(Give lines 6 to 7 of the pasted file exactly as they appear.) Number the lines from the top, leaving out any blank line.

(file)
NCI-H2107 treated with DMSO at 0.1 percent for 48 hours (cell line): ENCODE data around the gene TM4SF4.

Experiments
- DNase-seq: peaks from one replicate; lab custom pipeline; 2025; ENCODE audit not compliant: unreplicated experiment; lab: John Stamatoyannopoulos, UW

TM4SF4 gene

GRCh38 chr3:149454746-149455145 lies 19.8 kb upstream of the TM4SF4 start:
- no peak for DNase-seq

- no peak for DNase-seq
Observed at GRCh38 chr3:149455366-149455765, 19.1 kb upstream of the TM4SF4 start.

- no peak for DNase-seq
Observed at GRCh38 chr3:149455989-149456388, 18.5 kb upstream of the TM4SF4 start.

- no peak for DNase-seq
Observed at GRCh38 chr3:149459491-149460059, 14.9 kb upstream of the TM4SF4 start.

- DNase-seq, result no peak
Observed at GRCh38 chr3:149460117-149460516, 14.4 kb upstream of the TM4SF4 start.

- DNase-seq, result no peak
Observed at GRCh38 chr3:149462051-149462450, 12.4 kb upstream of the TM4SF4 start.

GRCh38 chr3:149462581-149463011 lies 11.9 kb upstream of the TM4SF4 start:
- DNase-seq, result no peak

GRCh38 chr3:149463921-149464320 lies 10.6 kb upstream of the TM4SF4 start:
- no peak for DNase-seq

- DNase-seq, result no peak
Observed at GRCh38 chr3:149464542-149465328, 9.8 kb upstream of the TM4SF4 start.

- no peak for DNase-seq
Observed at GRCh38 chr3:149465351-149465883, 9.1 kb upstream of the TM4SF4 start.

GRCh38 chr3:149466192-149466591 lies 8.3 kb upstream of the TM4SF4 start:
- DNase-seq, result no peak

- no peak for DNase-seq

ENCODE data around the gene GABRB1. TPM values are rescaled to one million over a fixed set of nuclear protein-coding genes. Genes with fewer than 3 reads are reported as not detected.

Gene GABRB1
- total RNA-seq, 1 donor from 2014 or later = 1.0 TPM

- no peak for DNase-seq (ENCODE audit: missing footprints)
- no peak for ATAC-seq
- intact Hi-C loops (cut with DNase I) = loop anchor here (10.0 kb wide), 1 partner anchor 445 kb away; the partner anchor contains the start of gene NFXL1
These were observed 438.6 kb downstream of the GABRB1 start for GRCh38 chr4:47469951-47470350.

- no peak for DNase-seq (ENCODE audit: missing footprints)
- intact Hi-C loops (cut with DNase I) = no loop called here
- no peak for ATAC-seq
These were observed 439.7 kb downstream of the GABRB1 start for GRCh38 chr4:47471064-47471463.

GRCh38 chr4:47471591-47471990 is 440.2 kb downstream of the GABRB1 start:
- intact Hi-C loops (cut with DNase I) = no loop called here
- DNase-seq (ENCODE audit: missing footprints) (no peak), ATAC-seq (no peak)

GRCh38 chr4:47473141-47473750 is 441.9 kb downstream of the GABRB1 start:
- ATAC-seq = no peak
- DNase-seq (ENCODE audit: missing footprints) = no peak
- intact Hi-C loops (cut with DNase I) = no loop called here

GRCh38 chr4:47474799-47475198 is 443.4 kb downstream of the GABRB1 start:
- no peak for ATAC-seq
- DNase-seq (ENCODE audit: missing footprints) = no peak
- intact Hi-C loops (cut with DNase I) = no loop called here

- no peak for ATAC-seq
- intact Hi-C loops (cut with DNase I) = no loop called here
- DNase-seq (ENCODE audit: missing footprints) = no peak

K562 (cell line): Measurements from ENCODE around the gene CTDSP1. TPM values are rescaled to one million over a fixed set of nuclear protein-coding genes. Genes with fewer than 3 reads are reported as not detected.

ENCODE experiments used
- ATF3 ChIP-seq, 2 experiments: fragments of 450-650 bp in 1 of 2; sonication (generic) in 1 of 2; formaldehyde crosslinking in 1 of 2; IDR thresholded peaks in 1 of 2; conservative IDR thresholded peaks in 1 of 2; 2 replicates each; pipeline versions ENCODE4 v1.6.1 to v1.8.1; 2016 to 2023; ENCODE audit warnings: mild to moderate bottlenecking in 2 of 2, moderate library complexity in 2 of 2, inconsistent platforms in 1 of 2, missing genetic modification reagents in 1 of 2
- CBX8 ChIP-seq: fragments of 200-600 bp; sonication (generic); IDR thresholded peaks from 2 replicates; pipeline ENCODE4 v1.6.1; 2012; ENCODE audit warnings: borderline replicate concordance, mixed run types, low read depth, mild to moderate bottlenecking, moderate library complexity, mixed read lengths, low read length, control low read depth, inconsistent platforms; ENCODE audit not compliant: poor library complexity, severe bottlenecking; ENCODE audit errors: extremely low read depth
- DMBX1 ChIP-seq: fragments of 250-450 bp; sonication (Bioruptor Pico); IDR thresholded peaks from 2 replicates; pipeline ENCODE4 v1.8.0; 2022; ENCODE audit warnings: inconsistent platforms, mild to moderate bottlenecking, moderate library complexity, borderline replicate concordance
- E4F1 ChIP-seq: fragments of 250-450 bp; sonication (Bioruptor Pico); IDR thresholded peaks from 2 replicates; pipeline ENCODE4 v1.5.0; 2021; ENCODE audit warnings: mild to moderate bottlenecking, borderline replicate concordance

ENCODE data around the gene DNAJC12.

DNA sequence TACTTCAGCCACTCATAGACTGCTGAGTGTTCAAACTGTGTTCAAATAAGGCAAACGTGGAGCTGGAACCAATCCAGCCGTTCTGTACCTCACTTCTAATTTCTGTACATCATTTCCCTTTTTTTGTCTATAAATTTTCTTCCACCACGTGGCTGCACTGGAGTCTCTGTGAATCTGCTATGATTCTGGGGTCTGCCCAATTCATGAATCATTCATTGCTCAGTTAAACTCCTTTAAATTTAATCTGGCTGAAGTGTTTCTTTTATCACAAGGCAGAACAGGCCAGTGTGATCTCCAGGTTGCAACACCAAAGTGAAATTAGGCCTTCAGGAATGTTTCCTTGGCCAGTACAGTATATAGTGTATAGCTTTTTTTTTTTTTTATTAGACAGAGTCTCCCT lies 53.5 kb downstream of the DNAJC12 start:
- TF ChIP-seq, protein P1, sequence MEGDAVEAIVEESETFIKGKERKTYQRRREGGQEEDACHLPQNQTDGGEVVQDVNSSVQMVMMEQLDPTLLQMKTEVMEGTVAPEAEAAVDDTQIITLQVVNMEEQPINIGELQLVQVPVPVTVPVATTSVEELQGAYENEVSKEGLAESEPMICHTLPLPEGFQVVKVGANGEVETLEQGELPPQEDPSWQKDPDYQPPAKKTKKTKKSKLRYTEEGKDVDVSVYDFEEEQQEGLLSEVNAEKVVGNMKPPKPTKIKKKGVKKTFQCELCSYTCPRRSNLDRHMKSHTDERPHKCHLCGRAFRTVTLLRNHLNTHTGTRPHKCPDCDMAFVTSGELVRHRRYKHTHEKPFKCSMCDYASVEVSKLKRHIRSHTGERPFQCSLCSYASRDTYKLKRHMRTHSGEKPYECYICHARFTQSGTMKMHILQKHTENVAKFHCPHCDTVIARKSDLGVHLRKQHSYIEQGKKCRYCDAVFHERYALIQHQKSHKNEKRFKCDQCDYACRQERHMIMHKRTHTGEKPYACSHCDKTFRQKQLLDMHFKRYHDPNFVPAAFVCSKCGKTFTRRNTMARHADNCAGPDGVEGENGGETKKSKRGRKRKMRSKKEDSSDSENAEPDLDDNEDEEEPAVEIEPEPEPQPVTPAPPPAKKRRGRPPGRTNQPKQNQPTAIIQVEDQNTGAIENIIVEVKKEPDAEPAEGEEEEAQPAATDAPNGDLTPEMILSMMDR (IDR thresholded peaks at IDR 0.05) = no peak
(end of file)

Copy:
- no peak for DNase-seq

- no peak for DNase-seq